WHILE THE commonest observation — to the extent that repeating it is slightly intellectually lazy — on watching a film based on a book is that it is not as good as the original, there are some films that make one re-examine why they liked the book in the first place. Deepa Mehta’s Midnight’s Children, based as it is on a book that was adjudged the greatest to come out of the Commonwealth in 40 years, is one such film.
Rushdie has said that the film is not an adaptation, but a “first cousin” to his masterpiece. If so, it is the dolled-up but incredibly shallow first cousin you smile at in family reunions, may even have a slight crush on, but with whom you cannot sustain a conversation beyond a few pleasantries. When it came out in 1981, Midnight’s Children was unlike anything that had been written before, indulgently playing around with language, narration and the nature of truth and breaking almost every rule of narrative fiction. Although it dealt with a weighty theme — the intertwined histories of its protagonist and postcolonial India — there was a refreshing, almost necessary, lightness that allowed the reader room to breathe and take it all in, and a complete lack of sentimentality. Mehta’s treatment is almost diametrically opposite. It discards almost all of Rushdie’s subtlety and replaces it with a badly written “love letter to India”, finishing with the cringeinducing spectacle of the end credits being played against a backdrop of the Indian map in sepia. Moreover, deprived of Rushdie’s biting social commentary, it becomes a series of events that occur to no particular end, quite like Les Misérables was hamstrung as a musical and film.
Last week, TEHELKA’s literary editor Shougat Dasgupta wrote in his piece on Deepa Mehta that it would be unfair not to acknowledge the “artistic risk Rushdie is taking to reduce a novel that is iconic, without question the great Indian novel (in English), to a screenplay… It is also unfair to Mehta, a considerable filmmaker who infuses the film with her own teeming, emotional style.” True, the fact that an attempt has been made to adapt a novel of this scale into a film is commendable, as is Rushdie’s gumption to roll up his sleeves and help with the unenviable task. But it is baffling that the dynamic duo refused to take the artistic risks that Rushdie took in writing the book.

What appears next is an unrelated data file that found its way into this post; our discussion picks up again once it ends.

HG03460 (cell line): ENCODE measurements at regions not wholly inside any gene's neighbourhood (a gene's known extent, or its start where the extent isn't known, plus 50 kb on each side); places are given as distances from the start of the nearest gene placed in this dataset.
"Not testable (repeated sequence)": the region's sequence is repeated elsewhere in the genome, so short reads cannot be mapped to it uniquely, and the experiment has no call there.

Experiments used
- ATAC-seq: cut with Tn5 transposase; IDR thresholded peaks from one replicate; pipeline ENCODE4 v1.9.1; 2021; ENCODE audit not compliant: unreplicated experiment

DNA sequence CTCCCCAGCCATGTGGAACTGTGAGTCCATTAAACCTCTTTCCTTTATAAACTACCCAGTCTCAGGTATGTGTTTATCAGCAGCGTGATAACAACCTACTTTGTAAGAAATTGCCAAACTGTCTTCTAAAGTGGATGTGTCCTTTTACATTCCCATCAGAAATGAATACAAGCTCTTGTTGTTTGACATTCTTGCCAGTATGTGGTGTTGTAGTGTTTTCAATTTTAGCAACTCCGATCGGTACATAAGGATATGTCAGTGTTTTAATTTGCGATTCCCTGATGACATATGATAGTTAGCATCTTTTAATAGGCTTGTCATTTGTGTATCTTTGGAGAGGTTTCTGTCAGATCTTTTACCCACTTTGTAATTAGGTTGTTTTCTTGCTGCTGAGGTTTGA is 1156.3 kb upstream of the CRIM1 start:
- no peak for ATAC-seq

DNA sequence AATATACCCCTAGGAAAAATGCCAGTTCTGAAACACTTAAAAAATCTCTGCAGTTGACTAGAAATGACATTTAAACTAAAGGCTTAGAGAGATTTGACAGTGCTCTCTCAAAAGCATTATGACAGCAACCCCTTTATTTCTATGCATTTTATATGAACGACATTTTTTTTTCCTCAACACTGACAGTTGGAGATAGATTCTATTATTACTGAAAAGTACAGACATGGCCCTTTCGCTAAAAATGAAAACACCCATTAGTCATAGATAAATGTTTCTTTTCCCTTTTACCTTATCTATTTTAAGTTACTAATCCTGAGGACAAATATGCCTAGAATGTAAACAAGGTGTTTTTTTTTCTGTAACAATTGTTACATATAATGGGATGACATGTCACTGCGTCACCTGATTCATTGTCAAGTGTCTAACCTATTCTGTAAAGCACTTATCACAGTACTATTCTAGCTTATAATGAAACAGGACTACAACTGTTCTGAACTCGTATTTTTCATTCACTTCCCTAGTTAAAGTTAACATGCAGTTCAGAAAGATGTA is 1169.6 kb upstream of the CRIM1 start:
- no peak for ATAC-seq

“What’s real and what’s true aren’t necessarily the same,” Rushdie wrote in the novel, which is told through a notoriously unreliable narrator, whose version of the story is repeatedly challenged by his wife-to-be, Padma (who, sadly, is missing from the film). Mehta, however, presents the story as unimpeachably true, narrated not by a 30-year-old fearing the imminent disintegration of his body, but by an eminent Rushdie narrating his life story for no particular reason (it is telling that Rushdie’s narration is the best part of the film, allowing him to use some of his most memorable lines from the novel). This, of course, has its inevitable pitfalls: the question of Saleem’s nose, for instance. We know he was switched at birth, so cannot possibly be related to Aadam Aziz, whose exceptionally large nose he is said to have inherited. By not acknowledging, like Rushdie did, that the story has imperfections, Mehta leaves the question unanswered for viewers who notice the flaw.
This abandonment of imperfection is, with no little irony, possibly the most glaring flaw in the film. Mehta infuses every frame with a forced lyricism, attempting to get the perfect lighting, camera angles and background music. This works at places; the darkness of the Emergency, with the image of Shiva watching over the destruction of the magicians’ ghetto is, if not entirely subtle, beautiful. But it makes the film a typical Deepa Mehta work, robbing this most unique of books of its very personality.